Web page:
Monday, May 09, 2005

Eugenics and the science thumpers...

This is an extension of a reply to Mike on scientism.

Some trends I noted,
The contention that ‘relative class differences in early mortality rates do not reflect class differences in environment' has re-emerged, as also has the investigation of the social class distribution of gene pools.’ The revitalized debate about the heritability of IQ is well-known (see Rose’ Rose et al.’ the invention of sociobiology also returns the discussion of the dominance of biological factors to an earlier mode.’ Within the natural sciences a new genetics is being bred, which, like its parents, limits the trail of individual differences to their supposed source in the gene — in the time of the founder of eugenics, Francis Galton, an abstract concept, but now one with a definable chemical meaning. Recent scientific work in the domain of reproduction holds up a new vision of the scientific control of the quality of life which would have warmed the hearts of the early eugenists, and, like their earlier visions, unceremoniously disregards the ethical concerns of ordinary people, including women as the major recipients of repro ductive techniques (see Corea)

At the same time as these developments have occurred, the intellectual and practical activity of sociological research on health is being cut back. The medicine of the social, evolved into a sociology of the medical (and importantly also of health) is the victim of several related trends, including the ideological and financial investment in ‘pure’ science....

(Eugenics, Social Medicine and the
Career of Richard Titmuss in Britain 1935-50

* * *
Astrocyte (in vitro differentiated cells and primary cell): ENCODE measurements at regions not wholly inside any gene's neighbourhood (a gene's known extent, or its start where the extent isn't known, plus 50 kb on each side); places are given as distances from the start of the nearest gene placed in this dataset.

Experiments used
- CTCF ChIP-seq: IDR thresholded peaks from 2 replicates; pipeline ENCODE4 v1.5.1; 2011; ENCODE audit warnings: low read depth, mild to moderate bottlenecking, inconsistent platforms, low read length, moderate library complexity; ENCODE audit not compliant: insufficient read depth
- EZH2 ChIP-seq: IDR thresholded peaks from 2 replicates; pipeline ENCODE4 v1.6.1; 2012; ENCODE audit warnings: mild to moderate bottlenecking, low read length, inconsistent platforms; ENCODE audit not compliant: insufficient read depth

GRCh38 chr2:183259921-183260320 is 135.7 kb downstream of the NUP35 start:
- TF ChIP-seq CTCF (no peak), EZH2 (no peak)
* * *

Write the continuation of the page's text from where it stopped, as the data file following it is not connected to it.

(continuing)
By Ann Oakley
The British Journal of Sociology
Vol. 42, No. 2 (Jun., 1991), pp. 189)

I agree with Chesteron's summaries of those who subtley come to venerate science and so to believe in the scientism of their day, from phrenology to the modern mythological narratives of Naturalism. His first summary is a description of the average science thumper and it is apt:
Most Eugenists are Euphemists. I mean merely that short words startle them, while long words soothe them. And they are utterly incapable of translating the one into the other, however obviously they mean the same thing. Say to them “The persuasive and even coercive powers of the citizen should enable him to make sure that the burden of longevity in the previous generation does not become disproportionate and intolerable, especially to the females”; say this to them and they will sway slightly to and fro like babies sent to sleep in cradles. Say to them “Murder your mother,” and they sit up quite suddenly. Yet the two sentences, in cold logic, are exactly the same.
....I will refer to two actual cases from the Eugenic discussions. When Sir Oliver Lodge spoke of the methods “of the studfarm” many Eugenists exclaimed against the crudity of the suggestion. Yet long before that one of the ablest champions in the other interest had written “What nonsense this education is! Who could educate a racehorse or a greyhound?” Which most certainly either means nothing, or the human studfarm. Or again, when I spoke of people “being married forcibly by the police,” another distinguished Eugenist almost achieved high spirits in his hearty assurance that no such thing had ever come into their heads, Yet a few days after I saw a Eugenist Pronouncement, to the effect that the State ought extend its Powers in this area. The State can only be that corporation which men permit to employ compulsion; and this area can only be the area of sexual selection. I mean somewhat more than an idle jest when I say that the policeman will generally be found in that area. But I willingly admit that the policeman who looks after weddings will be like the policeman who looks after wedding-presents. He will be in plain clothes. I do not mean that a man in blue with a helmet will drag the bride and bridegroom to the altar. I do mean that nobody that man in blue is told to arrest will even dare to come near the church.
(Eugenics and Other Evils: An Argument
Against the Scientifically Organized Society
By G.K. Chesterton
(With Additional Articles by his
Eugenic and Birth Control Opponents
Edited by Michael W. Perry :19-20)

(Quote by a Eugenicist)

No comments: